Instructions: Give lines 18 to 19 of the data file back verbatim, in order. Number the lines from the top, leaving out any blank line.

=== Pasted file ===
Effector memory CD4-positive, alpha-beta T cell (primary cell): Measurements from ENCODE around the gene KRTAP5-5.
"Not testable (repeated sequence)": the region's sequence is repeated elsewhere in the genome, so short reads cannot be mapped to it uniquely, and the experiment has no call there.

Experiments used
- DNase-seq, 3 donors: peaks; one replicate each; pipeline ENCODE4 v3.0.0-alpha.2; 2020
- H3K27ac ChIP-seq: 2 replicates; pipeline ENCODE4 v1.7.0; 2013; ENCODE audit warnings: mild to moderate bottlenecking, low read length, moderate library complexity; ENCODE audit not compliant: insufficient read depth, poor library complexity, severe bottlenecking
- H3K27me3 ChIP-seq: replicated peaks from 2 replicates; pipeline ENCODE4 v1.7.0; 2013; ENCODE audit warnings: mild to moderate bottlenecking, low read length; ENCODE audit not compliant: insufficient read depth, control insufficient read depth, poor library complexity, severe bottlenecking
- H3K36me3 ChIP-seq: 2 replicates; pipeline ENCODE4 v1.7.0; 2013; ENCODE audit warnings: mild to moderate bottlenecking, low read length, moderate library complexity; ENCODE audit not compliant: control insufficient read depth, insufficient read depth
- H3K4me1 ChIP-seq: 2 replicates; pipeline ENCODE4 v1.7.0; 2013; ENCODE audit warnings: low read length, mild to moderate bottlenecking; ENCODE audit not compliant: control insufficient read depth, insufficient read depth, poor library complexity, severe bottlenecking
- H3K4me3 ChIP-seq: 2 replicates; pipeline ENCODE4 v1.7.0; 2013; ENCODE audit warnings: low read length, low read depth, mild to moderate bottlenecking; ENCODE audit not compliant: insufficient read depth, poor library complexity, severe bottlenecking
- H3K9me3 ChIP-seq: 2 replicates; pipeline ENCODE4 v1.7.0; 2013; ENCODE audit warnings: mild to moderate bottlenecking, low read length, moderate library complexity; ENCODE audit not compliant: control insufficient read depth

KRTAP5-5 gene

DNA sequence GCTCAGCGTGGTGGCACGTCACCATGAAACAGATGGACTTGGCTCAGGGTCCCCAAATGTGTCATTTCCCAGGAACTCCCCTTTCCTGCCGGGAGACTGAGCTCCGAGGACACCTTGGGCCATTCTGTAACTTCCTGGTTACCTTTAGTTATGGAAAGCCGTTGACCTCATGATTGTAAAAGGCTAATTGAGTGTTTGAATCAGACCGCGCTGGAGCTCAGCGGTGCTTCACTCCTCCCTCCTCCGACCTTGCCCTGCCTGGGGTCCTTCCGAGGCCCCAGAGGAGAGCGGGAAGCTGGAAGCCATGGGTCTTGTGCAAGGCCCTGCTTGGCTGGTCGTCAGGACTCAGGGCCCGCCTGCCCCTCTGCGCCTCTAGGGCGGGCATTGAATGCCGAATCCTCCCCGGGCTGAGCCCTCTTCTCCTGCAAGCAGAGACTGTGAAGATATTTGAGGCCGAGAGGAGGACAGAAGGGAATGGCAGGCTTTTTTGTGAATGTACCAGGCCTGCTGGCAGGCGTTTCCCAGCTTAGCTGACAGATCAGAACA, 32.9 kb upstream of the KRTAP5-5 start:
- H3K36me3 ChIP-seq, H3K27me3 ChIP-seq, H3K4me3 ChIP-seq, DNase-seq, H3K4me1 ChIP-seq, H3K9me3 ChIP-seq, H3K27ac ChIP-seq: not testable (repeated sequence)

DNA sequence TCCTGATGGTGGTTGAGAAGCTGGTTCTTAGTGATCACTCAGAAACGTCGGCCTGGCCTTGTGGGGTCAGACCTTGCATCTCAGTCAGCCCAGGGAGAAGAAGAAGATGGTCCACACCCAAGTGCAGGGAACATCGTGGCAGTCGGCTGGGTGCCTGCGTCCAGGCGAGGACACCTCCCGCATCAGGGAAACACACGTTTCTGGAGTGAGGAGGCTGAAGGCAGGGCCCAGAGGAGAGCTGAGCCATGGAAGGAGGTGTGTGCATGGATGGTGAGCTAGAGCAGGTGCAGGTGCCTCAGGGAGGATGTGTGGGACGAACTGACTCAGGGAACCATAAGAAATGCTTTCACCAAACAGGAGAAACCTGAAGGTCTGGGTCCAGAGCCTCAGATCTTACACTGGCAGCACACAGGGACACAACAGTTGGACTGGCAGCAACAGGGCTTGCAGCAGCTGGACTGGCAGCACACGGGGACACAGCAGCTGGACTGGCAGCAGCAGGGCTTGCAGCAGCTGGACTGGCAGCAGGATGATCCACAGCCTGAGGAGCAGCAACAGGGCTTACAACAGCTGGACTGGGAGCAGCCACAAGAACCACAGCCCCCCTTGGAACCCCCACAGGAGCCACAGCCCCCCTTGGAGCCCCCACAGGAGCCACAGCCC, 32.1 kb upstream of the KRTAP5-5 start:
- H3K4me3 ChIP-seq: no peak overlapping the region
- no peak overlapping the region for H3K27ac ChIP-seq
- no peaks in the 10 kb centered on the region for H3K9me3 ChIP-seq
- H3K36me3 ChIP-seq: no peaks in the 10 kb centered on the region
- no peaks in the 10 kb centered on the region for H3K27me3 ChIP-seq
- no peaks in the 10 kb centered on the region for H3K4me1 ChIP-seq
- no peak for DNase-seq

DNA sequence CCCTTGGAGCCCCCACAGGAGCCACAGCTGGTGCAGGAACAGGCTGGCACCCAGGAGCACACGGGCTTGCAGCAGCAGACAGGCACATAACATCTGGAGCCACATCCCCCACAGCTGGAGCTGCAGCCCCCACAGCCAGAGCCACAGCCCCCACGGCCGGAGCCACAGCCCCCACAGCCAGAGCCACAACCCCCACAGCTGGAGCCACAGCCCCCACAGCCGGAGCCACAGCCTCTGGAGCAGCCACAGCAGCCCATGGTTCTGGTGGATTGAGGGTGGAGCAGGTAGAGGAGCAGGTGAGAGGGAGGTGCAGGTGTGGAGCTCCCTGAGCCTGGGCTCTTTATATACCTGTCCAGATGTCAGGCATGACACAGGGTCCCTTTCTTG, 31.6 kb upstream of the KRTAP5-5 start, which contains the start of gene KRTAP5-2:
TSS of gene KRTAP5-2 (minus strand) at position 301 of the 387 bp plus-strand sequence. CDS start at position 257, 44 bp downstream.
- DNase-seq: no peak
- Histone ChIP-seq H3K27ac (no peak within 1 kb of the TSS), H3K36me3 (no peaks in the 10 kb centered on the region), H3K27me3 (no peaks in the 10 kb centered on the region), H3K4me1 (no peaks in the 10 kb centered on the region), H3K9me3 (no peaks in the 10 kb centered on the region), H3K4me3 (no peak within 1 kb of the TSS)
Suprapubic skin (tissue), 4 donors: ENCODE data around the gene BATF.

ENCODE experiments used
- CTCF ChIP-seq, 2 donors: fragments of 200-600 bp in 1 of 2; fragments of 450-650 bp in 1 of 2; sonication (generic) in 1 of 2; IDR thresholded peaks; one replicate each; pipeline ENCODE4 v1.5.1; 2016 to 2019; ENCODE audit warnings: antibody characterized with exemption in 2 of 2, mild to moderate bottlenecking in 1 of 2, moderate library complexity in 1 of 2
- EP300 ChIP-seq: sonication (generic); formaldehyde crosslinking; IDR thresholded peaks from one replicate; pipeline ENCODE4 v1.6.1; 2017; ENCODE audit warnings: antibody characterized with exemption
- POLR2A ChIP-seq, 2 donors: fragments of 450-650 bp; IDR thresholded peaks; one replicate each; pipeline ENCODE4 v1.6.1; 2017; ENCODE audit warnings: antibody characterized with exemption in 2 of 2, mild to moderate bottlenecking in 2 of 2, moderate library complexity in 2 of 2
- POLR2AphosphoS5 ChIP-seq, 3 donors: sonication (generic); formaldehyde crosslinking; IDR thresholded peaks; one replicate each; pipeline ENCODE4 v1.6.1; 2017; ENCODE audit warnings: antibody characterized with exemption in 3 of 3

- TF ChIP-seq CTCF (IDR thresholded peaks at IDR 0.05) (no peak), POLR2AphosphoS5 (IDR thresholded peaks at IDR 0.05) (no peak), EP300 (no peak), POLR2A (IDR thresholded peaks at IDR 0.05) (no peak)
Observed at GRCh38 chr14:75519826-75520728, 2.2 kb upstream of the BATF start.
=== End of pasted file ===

- H3K36me3 ChIP-seq: no peaks in the 10 kb centered on the region
- no peaks in the 10 kb centered on the region for H3K27me3 ChIP-seq